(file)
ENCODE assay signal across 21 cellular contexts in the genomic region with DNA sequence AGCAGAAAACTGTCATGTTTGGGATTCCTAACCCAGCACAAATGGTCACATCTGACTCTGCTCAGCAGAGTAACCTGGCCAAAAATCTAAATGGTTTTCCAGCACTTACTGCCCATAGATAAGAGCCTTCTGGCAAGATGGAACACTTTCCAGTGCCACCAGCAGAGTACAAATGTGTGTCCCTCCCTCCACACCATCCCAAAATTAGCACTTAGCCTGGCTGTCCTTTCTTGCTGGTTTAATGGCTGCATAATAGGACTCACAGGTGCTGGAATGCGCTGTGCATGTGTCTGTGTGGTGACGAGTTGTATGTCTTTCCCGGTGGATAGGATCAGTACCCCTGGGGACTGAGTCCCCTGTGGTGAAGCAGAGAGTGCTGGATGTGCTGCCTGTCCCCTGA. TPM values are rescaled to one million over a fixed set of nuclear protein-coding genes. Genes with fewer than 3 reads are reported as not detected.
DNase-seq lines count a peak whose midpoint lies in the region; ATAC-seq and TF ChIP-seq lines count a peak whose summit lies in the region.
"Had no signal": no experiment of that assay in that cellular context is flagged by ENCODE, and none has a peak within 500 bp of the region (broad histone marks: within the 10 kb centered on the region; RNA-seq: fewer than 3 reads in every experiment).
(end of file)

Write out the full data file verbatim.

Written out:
ENCODE assay signal across 21 cellular contexts in the genomic region with DNA sequence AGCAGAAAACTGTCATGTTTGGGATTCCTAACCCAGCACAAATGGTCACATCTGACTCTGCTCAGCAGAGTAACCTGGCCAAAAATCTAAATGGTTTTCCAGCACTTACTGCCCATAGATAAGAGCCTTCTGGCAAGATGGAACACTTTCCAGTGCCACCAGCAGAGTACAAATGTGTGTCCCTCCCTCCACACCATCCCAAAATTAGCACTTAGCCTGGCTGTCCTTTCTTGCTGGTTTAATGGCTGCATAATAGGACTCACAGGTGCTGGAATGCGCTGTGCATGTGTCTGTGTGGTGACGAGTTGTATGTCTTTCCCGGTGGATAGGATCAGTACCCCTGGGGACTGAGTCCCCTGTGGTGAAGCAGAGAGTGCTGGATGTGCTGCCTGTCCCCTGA. TPM values are rescaled to one million over a fixed set of nuclear protein-coding genes. Genes with fewer than 3 reads are reported as not detected.
DNase-seq lines count a peak whose midpoint lies in the region; ATAC-seq and TF ChIP-seq lines count a peak whose summit lies in the region.
"Had no signal": no experiment of that assay in that cellular context is flagged by ENCODE, and none has a peak within 500 bp of the region (broad histone marks: within the 10 kb centered on the region; RNA-seq: fewer than 3 reads in every experiment).